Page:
Researchers at Rook Security have released a free tool, called Milano, that is able to detect the presence of HackingTeam malware on target systems.
Researchers at Rook Security have released a free tool, called Milano, that is able to detect the presence of HackingTeam malware on target systems. The experts have also published a set of indicators of compromise that could help organizations to recognize the RCS infection.
Rook has been working with the FBI’s Cyber Task Force in Indianapolis to detect the HackingTeam tools and exploits as explained by the CEO J.J. Thompson.
“This breach has been very unique in nature and challenging for security technology vendors to obtain code samples to create signatures and patches, thereby leaving scores of systems potentially vulnerable to nefarious actors seeking to weaponize Hacking Team’s once proprietary tools,” explained J.J. Thompson. “After our Intelligence Team quickly deduced how the leaked code could be weaponized and used for harm, we immediately put a team in place to identify, analyze, and detect malicious files located in this data.”
The Milano tool developed by the Rook security company runs a malware scan in two different modes, quick and deep scan. The quick scan takes a few seconds, meanwhile a deep search of the RCS malware and can take up to an hour depending upon the system.
Rook has been working with the FBI’s Cyber Task Force in Indianapolis to analyze the HackingTeam tools and exploits, as well. According to Tom Gorup, security operations manager at Rook, this is just the first version of the Milano tool that will evolve as more information on Hacking Team arsenal is discovered.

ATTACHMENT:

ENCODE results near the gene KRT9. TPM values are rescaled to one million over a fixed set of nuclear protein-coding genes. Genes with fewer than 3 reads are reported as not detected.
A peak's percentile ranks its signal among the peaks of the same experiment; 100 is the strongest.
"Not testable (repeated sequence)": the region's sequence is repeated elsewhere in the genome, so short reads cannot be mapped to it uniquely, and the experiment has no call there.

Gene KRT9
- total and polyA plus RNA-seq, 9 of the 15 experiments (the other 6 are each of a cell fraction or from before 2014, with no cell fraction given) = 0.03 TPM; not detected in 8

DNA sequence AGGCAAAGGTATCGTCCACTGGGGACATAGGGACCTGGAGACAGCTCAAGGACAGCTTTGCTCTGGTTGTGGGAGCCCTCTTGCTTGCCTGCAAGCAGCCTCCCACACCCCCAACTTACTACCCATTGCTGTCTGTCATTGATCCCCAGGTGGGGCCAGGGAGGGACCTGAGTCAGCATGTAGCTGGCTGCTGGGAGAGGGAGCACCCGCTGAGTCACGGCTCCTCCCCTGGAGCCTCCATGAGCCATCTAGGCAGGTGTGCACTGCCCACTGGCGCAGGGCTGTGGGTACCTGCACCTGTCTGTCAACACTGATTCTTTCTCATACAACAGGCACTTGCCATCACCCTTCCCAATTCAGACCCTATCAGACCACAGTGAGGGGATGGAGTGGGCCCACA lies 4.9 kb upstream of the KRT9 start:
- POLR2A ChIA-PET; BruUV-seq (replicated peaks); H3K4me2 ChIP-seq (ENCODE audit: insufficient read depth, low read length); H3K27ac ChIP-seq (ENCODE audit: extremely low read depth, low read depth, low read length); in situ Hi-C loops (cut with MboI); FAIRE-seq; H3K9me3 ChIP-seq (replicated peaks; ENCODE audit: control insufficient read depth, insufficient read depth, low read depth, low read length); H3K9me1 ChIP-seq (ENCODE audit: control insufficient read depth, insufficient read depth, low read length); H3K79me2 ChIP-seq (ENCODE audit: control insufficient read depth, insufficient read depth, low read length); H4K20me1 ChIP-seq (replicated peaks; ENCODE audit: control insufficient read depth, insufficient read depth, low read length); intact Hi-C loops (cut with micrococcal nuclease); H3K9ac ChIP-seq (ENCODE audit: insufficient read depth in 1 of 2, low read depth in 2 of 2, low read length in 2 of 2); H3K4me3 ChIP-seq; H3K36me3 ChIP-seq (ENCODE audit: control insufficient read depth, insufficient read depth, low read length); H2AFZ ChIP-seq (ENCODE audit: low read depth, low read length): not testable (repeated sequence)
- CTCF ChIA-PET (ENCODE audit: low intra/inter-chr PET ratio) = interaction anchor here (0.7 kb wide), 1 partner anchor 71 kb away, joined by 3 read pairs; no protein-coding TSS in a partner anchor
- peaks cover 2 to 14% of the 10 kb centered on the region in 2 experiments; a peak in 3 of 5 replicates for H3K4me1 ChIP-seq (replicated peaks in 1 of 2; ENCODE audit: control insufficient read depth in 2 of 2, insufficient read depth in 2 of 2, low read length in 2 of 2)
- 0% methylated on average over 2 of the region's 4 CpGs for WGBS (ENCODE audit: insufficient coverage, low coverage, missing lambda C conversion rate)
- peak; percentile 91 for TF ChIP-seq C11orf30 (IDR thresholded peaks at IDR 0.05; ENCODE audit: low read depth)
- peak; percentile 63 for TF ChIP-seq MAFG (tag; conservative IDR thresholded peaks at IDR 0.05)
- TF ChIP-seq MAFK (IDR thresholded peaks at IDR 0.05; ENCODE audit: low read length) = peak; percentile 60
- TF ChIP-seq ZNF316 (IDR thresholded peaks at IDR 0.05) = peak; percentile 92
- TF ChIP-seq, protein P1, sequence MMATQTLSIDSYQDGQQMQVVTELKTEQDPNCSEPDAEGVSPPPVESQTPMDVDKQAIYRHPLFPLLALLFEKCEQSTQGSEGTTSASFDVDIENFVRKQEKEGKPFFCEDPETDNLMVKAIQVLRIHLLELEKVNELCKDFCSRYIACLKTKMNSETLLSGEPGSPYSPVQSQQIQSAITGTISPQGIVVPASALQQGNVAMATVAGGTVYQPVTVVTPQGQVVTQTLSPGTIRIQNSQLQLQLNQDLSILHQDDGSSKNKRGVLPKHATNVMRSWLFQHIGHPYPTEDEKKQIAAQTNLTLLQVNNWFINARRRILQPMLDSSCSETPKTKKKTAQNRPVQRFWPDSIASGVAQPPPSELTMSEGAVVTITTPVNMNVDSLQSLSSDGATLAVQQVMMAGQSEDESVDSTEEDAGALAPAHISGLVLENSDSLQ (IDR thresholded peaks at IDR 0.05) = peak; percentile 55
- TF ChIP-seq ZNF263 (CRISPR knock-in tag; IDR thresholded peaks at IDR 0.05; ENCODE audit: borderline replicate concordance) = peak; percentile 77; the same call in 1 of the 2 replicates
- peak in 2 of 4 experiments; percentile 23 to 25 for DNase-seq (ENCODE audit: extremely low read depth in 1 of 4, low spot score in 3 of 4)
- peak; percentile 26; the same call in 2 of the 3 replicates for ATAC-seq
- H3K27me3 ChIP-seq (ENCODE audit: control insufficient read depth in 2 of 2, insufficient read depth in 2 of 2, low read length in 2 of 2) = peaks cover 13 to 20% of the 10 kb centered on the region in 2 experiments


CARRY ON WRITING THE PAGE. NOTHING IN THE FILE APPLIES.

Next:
“Right now there’s about ninety files that it looks for, but that will go up as we go along,” Gorup said.
The security community is mobilizing after the leakage of Hacking Team material online, Facebook for example has released an update for the Oquery tool, the new release is also able to detect the OS X backdoor used by the HackingTeam software.
“Attackers continue to develop and deploy Mac OS X backdoors. We’ve seen this with Flashback, IceFog, Careto, Adwind/Unrecom, and most recently, HackingTeam. The OS X-attacks pack has queries that identify known variants of malware, ranging from advanced persistent threats (APT) to adware and spyware. If a query in this pack produces results, it means a host in your Mac fleet is compromised with malware. This pack is high signal and should result in close to zero false positives,” wrote Javier Marcos de Prado of Facebook in a blog post.
While security experts are analyzing the HackingTeam tools and exploits, the company announced that it will return soon, company executives they are working to a totally new version of the RCS.
“This is a total replacement for the existing ‘Galileo’ system, not simply an update,” HackingTeam COO David Vincenzetti said. “Of course, it will include new elements to protect systems and data considering the impact of the attack against HackingTeam.”